Former President Barack Obama criticized President Donald Trump in an interview released on Friday, accusing him of attempting to “kneecap” the US Postal Service to prevent people from voting.
Obama’s remarks represented an unusually sharp intervention in contemporary politics for the former president, whose post-presidency has often been taciturn and politically understated.
“What we’ve seen, in a way that is unique to modern political history, is a president who is explicit in trying to discourage people from voting,” Obama said on Cadence13’s Campaign HQ podcast in a discussion with his former campaign manager David Plouffe. “What we’ve never seen before is a president say, ‘I’m going to try to actively kneecap the Postal Service to [discourage] voting and I will be explicit about the reason I’m doing it.’”
“That’s sort of unheard of, right?” he added. “And we also have not had an election in the midst of a pandemic that is still deadly and killing a lot of people, and we still don’t know the long-term side effects of contracting the illness.”
Obama’s comments were a response to Trump’s admission on Thursday that he opposes providing additional funding for the Postal Service — which is under huge financial strain due to the coronavirus pandemic, and unprepared for a massive influx of mail-in ballots — because he doesn’t want everyone to be able to vote by mail.
In an interview with Fox Business Network’s Maria Bartiromo, Trump said he rejected the Democrats’ proposal for emergency funding for election in negotiations for a coronavirus relief bill because it would help prevent “universal mail-in voting.”
Trump has persistently attempted to delegitimize the reliability of mail-in voting, describing it as acutely vulnerable to fraud without presenting evidence and despite the consensus among voting rights experts that it’s secure when funded properly.
Democrats “want three-and-a-half billion dollars for something that will turn out to be fraudulent, that’s election money, basically … [And] they want 25 billion dollars — billion — for the Post Office,” Trump said.
“Now they need that money in order to have the post office work so it can take all of these millions and millions of ballots,” Trump continued. “By the way, those are just two items, but if they don’t get those two items, that means you can’t have universal mail-in voting.”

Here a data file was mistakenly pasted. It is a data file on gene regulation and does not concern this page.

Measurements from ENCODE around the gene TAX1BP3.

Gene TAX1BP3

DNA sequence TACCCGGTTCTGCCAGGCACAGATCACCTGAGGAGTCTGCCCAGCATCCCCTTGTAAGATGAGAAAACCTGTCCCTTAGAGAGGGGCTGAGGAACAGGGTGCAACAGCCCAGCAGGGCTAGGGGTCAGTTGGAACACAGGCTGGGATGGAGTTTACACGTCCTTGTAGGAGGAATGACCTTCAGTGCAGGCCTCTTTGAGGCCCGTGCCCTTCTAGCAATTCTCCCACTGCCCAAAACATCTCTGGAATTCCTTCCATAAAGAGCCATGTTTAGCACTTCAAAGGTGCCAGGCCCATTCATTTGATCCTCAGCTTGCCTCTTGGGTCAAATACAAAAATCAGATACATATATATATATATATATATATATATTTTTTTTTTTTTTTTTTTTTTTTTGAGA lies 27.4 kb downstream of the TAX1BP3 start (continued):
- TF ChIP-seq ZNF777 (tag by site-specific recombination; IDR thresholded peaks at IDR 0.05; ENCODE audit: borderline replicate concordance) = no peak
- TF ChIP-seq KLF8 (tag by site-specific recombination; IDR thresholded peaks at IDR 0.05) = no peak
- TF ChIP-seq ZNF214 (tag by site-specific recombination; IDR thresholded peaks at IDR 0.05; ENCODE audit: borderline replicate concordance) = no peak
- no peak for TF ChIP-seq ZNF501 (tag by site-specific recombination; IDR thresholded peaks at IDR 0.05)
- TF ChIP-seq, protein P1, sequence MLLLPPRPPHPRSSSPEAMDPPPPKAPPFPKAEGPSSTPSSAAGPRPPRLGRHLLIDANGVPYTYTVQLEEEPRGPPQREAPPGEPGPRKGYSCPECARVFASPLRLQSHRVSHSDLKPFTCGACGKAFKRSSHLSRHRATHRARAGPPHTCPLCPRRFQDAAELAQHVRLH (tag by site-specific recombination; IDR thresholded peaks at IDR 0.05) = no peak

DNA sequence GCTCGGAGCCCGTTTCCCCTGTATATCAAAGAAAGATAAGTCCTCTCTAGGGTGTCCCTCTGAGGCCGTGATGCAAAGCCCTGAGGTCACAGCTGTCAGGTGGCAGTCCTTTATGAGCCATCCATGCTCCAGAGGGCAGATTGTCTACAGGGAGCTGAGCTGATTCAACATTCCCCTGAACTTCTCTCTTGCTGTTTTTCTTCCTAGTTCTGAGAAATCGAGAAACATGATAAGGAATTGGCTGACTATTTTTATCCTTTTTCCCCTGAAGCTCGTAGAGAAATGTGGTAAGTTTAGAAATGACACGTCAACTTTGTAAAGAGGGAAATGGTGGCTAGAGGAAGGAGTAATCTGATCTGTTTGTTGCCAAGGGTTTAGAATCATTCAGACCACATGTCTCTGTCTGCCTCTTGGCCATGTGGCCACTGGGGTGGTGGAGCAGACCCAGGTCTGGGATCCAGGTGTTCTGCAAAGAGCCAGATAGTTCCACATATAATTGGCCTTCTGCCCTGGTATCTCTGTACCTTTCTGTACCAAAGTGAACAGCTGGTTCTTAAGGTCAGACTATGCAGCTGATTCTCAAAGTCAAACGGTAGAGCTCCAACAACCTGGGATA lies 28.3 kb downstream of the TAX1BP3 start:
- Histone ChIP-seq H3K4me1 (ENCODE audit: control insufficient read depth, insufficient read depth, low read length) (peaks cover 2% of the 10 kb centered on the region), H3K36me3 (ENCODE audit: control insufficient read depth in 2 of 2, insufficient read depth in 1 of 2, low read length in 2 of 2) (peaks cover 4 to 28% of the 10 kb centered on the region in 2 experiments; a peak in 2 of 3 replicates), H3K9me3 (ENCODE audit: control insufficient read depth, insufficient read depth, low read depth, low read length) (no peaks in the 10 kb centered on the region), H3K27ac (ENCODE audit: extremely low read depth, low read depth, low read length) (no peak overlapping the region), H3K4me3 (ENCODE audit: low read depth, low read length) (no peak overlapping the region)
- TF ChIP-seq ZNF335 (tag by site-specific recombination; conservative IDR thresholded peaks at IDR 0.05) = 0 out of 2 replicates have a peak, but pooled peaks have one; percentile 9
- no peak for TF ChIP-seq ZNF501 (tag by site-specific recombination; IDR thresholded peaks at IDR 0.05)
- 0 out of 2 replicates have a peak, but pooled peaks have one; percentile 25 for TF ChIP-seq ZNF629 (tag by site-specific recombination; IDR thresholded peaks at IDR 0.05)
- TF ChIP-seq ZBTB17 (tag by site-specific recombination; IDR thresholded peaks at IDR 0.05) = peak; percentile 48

Obama, by contrast, praised Democratic leaders for their funding proposals for states to conduct elections and for emergency funds for the Postal Service as a sign that they “want to do what’s right by the American people.”
In the HEROES Act passed by House Democrats in May, the bill allocated $3.6 billion for grants to states for contingency planning for November’s elections, to be used to help make in-person voting sites safer and help prepare for widespread use of mail-in ballots. It also provides $25 billion in emergency funds for the Postal Service. And it contains reforms such as no-excuse absentee ballots and 15 days of early voting that would help ensure states make it as easy to vote as possible.
“What are Republicans doing where you are so scared of people voting, that you are now willing to undermine what is part of the basic infrastructure of American life?” Obama queried on the podcast.
The Postal Service is in bad, bad shape
Experts say the Postal Service is in dire financial shape, already struggling with serious delays, and that new cost-cutting policies are likely to exacerbate the problem further.
The US Postal Service warned 46 states and Washington, DC, in July that tens of millions of voters could effectively be disenfranchised because their mail-in ballots might not be processed speedily enough for November’s elections — even if voters follow all their state’s election rules.
The agency told six states and DC that a narrow set of their voters could experience delayed ballots, according to the Washington Post. But for the remaining 40 states, the warning is far more serious: They were told that “long-standing deadlines for requesting, returning or counting ballots were ‘incongruous’ with mail service and that voters who send ballots in close to those deadlines may become disenfranchised,” the Post reports.
That heightened warning applies to 186 million potential voters who are spread across blue states, red states, and battleground states like Pennsylvania, Michigan, and Wisconsin.
The Postal Service’s warnings to states were planned before Trump appointed Louis DeJoy to head the agency in May. But DeJoy reportedly has overseen a range of cost-cutting measures that experts say will amplify its problems with delivery times.
The agency is for example, decommissioning 671 mail-sorting machines (10 percent of inventory), a move which the American Postal Workers Union has said could slow down the processing of election mail. Those machines can sort over 20 million pieces of paper mail per hour.
Experts on voting behavior have said that before the pandemic an estimated 25 percent of voters would’ve been expected to cast their ballots by mail, but they now estimate that 60 percent or more will attempt to vote by mail because the pandemic is discouraging in-person voting.
Obama’s remarks come as Democratic lawmakers have condemned the Trump’s administration’s handling of the Postal Service.
“Postal service sabotage = voting suppression. No need to connect the dots,” tweeted Sen. Richard Blumenthal (D-CT) on Friday. “This bare knuckled scheme openly mocks our democracy & all Americans.”
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